The church of St. John the Evangelist at Monkstown was erected on land granted by two tenants of Lords Longford and De Vesci, Daniel and Gerard Callaghan of Cork. The design was by William Hill, a well-known architect who designed many of the public buildings in Cork, including the North Infirmary and Kilmaloda House in Timoleague.
Construction of St. John’s finished in 1832. The cburch is a cruciform shape, built of limestone in the early English style with a tower and spire, 70 feet high at the east end. It contains a fine organ in its gallery. Etched into the stained glass of the west window are the armorial bearings of those who helped to cover the £950 construction cost. The church bell is inscribed as follows:
“Monkstown Protestant church, erected by voluntary contributions, collected in Ireland and England by Gerard Callaghan, Esq., M.P. for Cork, and the Rev. A. G. H. Hollingsworth. The first Protestant church erected since the Reformation.Lord Longford and Lord De Vesci gave the endowment, Gerard Callaghan, Esq., of Monkstown gave the glebe in perpetuity; A. G. H. Hollingsworth, the first Protestant incumbent; William Hill of Cork, architect. The church completed March 1832. Robert Shaw and Wm. Andrews, churchwardens.”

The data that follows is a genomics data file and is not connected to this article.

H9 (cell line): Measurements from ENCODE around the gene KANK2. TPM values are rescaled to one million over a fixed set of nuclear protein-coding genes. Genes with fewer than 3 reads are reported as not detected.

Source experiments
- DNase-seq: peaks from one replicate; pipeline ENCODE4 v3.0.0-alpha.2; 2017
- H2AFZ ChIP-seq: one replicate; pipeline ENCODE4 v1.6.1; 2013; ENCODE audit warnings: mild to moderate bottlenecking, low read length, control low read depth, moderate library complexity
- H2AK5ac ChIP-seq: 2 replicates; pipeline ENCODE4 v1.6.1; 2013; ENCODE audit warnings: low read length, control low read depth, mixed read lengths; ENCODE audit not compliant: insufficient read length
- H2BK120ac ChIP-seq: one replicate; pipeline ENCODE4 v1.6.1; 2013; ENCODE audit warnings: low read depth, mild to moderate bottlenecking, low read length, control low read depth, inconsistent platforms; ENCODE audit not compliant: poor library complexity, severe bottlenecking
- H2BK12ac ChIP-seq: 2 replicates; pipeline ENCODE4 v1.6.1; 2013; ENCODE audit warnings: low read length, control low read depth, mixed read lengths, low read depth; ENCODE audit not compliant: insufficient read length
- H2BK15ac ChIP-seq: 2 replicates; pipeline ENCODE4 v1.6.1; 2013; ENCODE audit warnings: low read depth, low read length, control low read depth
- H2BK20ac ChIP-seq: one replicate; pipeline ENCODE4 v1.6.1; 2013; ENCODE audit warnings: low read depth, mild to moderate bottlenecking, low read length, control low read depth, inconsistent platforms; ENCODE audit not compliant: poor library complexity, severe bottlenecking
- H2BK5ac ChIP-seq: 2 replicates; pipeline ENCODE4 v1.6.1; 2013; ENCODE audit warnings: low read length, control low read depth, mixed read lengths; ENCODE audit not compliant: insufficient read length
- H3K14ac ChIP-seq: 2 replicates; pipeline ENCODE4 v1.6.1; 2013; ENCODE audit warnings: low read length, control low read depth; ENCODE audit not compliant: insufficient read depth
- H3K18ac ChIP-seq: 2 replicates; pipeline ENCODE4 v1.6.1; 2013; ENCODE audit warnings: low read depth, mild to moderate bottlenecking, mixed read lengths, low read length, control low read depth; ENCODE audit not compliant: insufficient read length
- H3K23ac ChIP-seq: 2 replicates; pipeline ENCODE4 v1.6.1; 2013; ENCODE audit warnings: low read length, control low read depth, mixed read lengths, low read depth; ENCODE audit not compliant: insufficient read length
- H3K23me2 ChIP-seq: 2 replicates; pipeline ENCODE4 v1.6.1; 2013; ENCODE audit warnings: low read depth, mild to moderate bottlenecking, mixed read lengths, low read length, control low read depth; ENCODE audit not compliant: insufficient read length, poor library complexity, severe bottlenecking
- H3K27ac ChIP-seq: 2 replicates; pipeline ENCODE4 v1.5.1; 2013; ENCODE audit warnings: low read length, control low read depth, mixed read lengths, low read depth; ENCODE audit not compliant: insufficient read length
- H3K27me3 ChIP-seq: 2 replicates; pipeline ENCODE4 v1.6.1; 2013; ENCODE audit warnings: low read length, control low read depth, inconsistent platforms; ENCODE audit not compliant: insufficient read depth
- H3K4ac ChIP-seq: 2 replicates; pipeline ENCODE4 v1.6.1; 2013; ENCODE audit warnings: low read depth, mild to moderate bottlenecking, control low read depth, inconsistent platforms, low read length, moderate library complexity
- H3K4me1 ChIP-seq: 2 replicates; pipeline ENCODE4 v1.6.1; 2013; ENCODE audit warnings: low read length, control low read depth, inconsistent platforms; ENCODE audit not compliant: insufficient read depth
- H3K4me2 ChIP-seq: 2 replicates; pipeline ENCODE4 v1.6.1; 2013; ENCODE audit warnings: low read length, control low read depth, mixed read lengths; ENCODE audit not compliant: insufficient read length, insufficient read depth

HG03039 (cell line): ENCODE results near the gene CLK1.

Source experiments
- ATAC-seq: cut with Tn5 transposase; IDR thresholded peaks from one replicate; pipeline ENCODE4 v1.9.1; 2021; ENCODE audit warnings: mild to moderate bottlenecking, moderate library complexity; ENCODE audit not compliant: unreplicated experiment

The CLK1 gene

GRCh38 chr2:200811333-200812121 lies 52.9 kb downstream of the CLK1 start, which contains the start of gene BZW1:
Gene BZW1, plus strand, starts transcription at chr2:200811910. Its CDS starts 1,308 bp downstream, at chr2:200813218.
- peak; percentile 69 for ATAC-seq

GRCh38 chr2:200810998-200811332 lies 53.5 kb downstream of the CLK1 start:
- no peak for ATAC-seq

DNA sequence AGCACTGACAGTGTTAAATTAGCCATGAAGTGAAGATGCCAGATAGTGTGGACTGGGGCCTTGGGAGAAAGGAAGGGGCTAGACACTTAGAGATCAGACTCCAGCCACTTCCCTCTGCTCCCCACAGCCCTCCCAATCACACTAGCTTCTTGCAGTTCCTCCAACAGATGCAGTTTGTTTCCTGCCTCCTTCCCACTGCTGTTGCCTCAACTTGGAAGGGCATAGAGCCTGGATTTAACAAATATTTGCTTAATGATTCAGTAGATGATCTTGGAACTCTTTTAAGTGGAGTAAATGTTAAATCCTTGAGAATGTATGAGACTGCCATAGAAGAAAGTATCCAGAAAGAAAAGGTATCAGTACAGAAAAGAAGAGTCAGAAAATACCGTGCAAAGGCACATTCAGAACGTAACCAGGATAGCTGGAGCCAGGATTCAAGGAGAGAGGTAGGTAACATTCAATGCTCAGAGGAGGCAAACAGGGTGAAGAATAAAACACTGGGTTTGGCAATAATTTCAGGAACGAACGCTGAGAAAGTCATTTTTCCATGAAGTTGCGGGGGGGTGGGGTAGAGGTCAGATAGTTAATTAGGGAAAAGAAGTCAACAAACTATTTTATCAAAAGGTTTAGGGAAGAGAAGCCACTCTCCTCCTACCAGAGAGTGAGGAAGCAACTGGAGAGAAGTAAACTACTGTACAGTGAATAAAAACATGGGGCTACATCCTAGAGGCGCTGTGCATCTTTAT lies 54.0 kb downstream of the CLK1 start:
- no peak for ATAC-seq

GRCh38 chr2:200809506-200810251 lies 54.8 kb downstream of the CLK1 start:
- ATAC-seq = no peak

Reverend Hollingsworth, the first Protestant rector to the parish, came to Monkstown from the United Parishes of Roscrea and Kyle in 1831. He was instituted Vicar on 13th August 1835. The glebe-house or vicarage with its three acres of land was formerly the resident of Michael Westropp and leased forever from Robert Bernard Shaw at £25 per annum. The income of the vicar at the time was £50 per annum, secured by Lords Longford and de Vesci. When his departure from Monkstown was announced in 1838, Rev. Hollingsworth was presented with a commemorative plate by his parishioners and, in an almost unprecedented gesture, the Catholic population presented him with a silver box.
Rev. Hollingsworth was succeeded by the Rev. A. Stuart, who became Archdeacon of Ross in 1842. He was present at the opening of the tomb of John Archdeacon in the 1860s. During Archdeacon Stuart’s time in Monkstown, parliament produced a report indicating the poor condition of the glebe house. However, both Archdeacon Stuart and his successor, Rev. T. Gibbings, continued to live in it for the next nine years. It was only under the incumbency of the Rev. G. Hazelwood, who came to Monkstown in 1851, that the glebe-house was abandoned. Rev. Hazelwood went to live in Glenbrook.
Rev. T. Fleury was appointed to St. John’s in 1876. After he was moved to Ballyvourney in 1881, the Rev. C.S. Bruce, later Dean of Cork, replaced him. When Dean Bruce left St. John’s, Canon Brougham took up the rectorate. Canon Brougham was a descendant of King Henry III and it was during his time in Monkstown that a new rectory was purchased.